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H6C Tulip Wood Torpedo
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  Hispano Suiza H6C Tulip Wood Torpedo
 

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Country of origin:Spain
Produced in:1924
Author:Wouter Melissen
Last updated:September 29, 2008
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Click here to download printer friendly versionAt the first motor show after the end of the First World War, the 1919 Paris Auto Salon, Marc Birkigt launched a new luxury model, the H6. For many years the six cylinder Hispano Suiza's refinement and built quality remained unmatched.

In the War, Hispano Suiza had supplied over 50,000 V12 fighter plane engines. For his new top of the line model, Birkigt first intended to use a version of the well proven V12. After some tests he concluded that one bank of a V12 would be more than sufficient to propel the new car. The 'six' displaced just over 6.5 litres and featured a single overhead camshaft. Each 35 lb crankshaft was machined from a 600 lb billet, resulting in a very rigid crankshaft. This was typical for Birkigt's 'no cost spared' perfectionism.

For the block and head aluminium was used, to keep the weight of the engine down. In the block a six separate steel sleeves formed the cylinders. Ignition was through two coils, with two plugs per cylinder, one on each side of the engine. The overhead camshaft was shaft driven and operated the valves, which were set vertical in the block. This was unconventional setup, which could result in tremendous damage, if a valve dropped in the cylinder. Birkigt was confident in using it, as the valves had never failed on the V12 airplane engines.

Finished in black enamel and polished aluminium, the engine was mounted in a conventional ladder frame. It was suspended by a live axle and semi-elliptic leaf springs all-round. The four drum brakes were power assisted by a patented 'servobrake' system. The ingenious system used the car's momentum to slow it down. The brake assistance system took the power from the gearbox, which drove a shaft at 1/64 the speed of the engine. If all else failed, the rear brakes could be activated using a hand lever.

Built in Paris and later in the Czech Republic as well, the H6 offered luxury, speed and refinement. Many of Hispano Suiza's European competitors like Rolls Royce, Bentley and Isotta Fraschini offered one or two of these ingredients, but not until the late 1920s did another manufacturer come up to par with the H6. This complete package did not come cheaply and for a while the H6 was the most expensive European car available. In 1922 the slightly more powerful H6B replaced the H6 and in 1924 the 8-litre H6C was added to the line-up.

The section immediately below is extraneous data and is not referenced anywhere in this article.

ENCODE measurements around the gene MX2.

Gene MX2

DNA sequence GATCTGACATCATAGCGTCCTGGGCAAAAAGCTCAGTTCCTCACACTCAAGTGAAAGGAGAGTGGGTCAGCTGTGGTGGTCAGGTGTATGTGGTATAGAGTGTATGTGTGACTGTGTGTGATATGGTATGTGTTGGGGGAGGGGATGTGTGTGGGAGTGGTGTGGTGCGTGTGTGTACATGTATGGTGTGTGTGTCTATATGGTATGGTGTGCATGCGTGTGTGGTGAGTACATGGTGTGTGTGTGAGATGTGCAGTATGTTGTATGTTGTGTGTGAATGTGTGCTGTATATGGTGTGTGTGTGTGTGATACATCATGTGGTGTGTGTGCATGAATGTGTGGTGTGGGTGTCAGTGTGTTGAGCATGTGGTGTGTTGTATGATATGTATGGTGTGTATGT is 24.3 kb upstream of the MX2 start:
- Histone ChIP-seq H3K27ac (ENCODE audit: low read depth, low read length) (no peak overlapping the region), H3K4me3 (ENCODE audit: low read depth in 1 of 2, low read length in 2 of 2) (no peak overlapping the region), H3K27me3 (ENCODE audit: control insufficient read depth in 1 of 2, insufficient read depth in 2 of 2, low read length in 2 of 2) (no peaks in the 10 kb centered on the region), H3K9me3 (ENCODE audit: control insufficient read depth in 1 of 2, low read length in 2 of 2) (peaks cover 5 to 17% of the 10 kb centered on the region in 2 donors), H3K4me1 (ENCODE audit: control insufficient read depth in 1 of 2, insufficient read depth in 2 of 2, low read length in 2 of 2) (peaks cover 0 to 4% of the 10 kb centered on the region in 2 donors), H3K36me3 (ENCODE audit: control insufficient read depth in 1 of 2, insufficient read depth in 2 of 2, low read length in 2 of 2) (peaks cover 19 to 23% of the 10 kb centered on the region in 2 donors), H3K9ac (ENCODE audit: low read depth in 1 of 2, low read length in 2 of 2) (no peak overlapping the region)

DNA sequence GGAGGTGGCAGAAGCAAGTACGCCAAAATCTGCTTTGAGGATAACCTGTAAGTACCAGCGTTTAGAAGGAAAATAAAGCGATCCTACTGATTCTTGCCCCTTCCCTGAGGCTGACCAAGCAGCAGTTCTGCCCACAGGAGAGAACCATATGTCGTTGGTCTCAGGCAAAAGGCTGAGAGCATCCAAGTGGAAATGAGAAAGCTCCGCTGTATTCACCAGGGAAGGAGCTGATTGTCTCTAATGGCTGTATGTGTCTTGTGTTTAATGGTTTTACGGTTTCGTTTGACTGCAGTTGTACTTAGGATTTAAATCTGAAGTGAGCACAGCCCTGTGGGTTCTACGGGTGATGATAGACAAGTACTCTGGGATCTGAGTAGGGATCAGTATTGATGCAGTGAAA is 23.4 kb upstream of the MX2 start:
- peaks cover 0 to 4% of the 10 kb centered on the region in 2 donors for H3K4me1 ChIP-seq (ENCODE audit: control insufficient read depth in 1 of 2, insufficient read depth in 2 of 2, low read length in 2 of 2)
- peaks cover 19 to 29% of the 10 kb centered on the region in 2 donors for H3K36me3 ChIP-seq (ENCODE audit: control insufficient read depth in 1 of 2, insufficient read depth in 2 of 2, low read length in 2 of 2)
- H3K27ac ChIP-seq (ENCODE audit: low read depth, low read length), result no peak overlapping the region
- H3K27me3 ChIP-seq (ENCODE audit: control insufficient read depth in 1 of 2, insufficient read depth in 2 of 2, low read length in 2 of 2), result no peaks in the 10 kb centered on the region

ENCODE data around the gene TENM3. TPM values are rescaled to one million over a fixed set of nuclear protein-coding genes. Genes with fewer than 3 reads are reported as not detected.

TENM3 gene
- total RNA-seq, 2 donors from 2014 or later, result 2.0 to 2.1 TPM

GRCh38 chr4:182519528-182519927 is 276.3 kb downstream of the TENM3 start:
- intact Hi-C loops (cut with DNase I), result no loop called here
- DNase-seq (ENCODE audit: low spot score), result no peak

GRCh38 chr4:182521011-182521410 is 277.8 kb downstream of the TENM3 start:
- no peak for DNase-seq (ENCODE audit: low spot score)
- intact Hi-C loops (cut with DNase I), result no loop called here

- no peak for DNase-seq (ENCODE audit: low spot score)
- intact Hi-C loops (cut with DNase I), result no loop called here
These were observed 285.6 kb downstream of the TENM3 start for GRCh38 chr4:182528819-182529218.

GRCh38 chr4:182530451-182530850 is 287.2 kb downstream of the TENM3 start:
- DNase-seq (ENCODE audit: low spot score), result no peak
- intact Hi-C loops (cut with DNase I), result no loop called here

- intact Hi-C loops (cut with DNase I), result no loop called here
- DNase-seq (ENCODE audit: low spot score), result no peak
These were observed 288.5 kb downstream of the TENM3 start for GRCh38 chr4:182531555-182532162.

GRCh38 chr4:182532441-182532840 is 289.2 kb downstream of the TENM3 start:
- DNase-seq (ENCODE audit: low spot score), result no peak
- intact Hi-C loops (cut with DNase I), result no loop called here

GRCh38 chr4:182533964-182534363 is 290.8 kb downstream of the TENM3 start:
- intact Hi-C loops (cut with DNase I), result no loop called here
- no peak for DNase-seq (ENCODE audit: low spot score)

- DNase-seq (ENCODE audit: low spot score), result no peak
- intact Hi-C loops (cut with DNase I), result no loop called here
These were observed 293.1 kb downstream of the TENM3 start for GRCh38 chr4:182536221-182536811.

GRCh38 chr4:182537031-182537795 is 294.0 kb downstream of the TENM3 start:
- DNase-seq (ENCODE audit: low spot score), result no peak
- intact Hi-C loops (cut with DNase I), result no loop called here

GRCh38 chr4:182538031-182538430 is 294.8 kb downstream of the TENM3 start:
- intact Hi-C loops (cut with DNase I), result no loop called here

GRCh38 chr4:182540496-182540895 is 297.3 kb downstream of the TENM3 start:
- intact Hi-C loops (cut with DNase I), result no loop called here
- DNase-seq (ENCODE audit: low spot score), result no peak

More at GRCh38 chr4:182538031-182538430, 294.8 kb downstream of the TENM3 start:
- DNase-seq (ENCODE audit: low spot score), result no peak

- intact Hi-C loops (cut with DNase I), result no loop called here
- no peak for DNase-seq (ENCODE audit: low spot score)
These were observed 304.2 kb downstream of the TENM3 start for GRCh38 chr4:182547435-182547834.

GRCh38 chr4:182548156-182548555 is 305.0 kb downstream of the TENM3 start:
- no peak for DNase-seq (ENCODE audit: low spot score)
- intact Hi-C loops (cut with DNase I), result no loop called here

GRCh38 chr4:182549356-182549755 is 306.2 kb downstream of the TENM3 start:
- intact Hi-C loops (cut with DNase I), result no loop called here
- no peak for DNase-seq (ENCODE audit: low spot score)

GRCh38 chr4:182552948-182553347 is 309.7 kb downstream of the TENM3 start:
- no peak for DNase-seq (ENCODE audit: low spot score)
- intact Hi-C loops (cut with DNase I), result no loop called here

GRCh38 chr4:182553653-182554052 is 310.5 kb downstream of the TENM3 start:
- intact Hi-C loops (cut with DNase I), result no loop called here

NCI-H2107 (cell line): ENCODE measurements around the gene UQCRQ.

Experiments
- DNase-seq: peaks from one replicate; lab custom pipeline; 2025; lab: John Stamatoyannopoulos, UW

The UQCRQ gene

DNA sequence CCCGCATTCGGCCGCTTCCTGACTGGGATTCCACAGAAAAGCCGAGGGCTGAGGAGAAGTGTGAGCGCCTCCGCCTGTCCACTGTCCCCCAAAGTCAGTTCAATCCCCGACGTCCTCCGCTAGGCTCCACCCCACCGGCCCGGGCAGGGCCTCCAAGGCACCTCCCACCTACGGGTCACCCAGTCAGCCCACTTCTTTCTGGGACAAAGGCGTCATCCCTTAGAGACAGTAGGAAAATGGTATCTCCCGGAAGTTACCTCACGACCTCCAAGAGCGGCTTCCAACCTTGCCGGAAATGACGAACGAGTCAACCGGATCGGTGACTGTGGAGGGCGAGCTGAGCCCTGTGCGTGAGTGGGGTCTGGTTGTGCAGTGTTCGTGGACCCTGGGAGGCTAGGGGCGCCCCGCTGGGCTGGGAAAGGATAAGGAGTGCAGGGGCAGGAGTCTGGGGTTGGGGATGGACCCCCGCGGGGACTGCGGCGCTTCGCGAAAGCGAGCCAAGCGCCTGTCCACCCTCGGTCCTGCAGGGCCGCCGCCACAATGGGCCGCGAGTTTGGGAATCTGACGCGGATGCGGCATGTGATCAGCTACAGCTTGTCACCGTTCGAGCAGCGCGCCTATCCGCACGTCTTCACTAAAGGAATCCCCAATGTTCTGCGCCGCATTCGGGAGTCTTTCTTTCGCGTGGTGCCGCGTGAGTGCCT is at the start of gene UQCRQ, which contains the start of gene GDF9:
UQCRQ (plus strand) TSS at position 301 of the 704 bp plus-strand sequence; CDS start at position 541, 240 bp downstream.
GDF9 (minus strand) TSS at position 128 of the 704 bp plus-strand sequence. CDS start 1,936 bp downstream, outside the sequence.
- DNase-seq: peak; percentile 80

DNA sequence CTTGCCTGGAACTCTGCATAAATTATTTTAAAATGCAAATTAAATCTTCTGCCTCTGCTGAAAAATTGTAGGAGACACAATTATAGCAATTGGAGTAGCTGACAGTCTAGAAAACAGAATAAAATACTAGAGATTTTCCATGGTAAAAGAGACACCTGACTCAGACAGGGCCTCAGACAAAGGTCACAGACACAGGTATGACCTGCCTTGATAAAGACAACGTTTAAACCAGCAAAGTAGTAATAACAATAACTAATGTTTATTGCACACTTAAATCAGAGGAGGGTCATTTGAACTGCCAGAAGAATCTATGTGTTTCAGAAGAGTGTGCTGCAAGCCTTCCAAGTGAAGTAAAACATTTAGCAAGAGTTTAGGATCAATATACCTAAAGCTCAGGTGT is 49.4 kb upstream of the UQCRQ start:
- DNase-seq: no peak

Hispano Suiza delivered the H6 as a rolling chassis for coach builders to body. To match the car's remarkable abilities, only the finest coach builders were commissioned to design and fit bodies on the H6 chassis. A vast majority of the chassis were fitted luxurious coachwork. The featured example is one of the most famous exceptions. Built to the order of one of of Hispano Suiza's biggest clients, Andre Dubonnet, the unique coachwork was built by Nieuport, a French aviation company.

Dubonnet, the heir to an aperitif and cognac fortune, was an accomplished pilot and racing driver and needed a new car for the 1924 edition of the Targa Florio. He understood that weight and wind resistance were his biggest advisaries, which is why he turned to Nieuport. They crafted and exceptionally light tulip wood body, which was riveted together by thousands of brass rivets. Despite its huge size, the body weighed a mere 160 pounds. It was fitted on a special H6C chassis, which used a lower than standard radiator and sported a 46 gallon gas tank. There were only two examples fitted with this 'competition' radiator.

The exceptional machine was driven to a sixth at the Targa Florio by Dubonnet. He also competed in the Coppa Florio where he finished fifth overall and first in class. Upon completion of these events, the car was retired from racing and modified for regular road use. Initially the car was equipped with very elegant 'flowing blade' fenders. These were later replaced with more substantial wings, similar in shape to the torpedo body. All of the copper trim is a later addition as well. It is in this condition that the car has survived and can be admired at the Blackhawk Museum in Danville, California.

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